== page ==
In a nutshell, supplier relationship management is important because a long-term relationship between an organization and its suppliers allows for the free flow of feedback and ideas. Over time, this yields a more streamlined, effective supply chain that often has a positive impact on costs and customer service.
Before we go any further, let’s define SRM: This concept refers to the systematic approach of assessing suppliers’ contributions and influence on success, determining tactics to maximize suppliers’ performance and developing the strategic approach for executing those decisions. As a key part of vendor management, SRM comes into play when organizations segment their suppliers and determine important supply categories for the purpose of devising strategies capable of managing their supplies and suppliers more effectively.
The Three Primary Steps of SRM
(Supplier) relationship management is primarily comprised of three steps:
- Supplier Segmentation – Refers to differentiating suppliers as a means of identifying opportunities and risks.
- Supplier Strategy Development – When an organization devises an optimal method of interacting with suppliers based on business goals and needs.
- Supplier Strategy Execution – Executing the designed strategy – determined during the previous step – in an effective way to obtained desired results in line with the organization’s goals.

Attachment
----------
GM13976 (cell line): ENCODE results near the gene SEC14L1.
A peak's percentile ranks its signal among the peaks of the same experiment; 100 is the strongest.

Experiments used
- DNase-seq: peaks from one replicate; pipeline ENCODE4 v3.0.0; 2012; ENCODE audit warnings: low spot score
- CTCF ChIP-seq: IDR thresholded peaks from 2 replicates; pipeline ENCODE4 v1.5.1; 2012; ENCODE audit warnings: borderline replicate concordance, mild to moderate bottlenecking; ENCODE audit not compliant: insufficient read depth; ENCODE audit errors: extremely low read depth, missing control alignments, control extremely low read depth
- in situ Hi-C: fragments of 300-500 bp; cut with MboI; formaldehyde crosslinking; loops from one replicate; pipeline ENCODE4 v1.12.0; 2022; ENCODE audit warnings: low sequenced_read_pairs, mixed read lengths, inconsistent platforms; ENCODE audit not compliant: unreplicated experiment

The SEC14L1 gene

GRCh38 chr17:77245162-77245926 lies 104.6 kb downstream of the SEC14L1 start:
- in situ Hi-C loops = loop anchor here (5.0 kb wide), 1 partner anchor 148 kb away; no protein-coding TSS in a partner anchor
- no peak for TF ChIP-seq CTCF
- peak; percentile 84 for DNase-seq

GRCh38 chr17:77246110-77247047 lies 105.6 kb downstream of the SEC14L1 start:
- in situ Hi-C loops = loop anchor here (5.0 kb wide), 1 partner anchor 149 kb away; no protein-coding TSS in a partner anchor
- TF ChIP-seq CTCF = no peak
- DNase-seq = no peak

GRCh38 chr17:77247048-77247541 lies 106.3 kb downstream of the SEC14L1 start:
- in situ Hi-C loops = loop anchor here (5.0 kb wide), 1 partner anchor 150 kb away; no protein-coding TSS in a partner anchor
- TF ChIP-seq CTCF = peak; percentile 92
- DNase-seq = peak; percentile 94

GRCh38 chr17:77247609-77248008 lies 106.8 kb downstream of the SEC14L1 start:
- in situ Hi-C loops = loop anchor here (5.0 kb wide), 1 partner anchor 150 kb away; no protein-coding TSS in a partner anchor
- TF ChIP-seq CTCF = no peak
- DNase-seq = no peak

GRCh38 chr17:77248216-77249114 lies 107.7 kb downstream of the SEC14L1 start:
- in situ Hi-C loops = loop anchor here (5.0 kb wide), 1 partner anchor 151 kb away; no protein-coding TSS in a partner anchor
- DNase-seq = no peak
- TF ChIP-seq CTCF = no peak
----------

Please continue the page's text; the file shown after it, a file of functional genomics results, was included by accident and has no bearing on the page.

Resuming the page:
The Nitty Gritty on Why it’s Vital
While we all know (or should know) that purchasing is the key strategic role in keeping a business going by generating revenue – while also managing its expenses – a dilemma arrives when supplier relationships are poor, rendering both parties susceptible to a loss of big time and money. It is for this reason that building and managing good supplier relationships generates incredible value for an entire organization; after all, SRM is all about helping create positive buyer-supplier relationships to determine which activities to engage in with each supplier.
Quantum Fun Fact: The goal of SRM is to streamline and improve processes between a buyer and its suppliers, which is why the process focuses intensely on developing a mutually-beneficial relationship with suppliers – especially those deemed as most strategic to the brand in order to promote efficiency, quality, innovation and other benefits.
The bottom line is that relationships with suppliers should never be one-sided; they should always be based on mutually-beneficial agreements. In best-case scenarios, there’s a win-win situation for both parties when they’re satisfied by their business relationships.
Quantum SRM is taking this concept to new heights. Contact us today to learn more.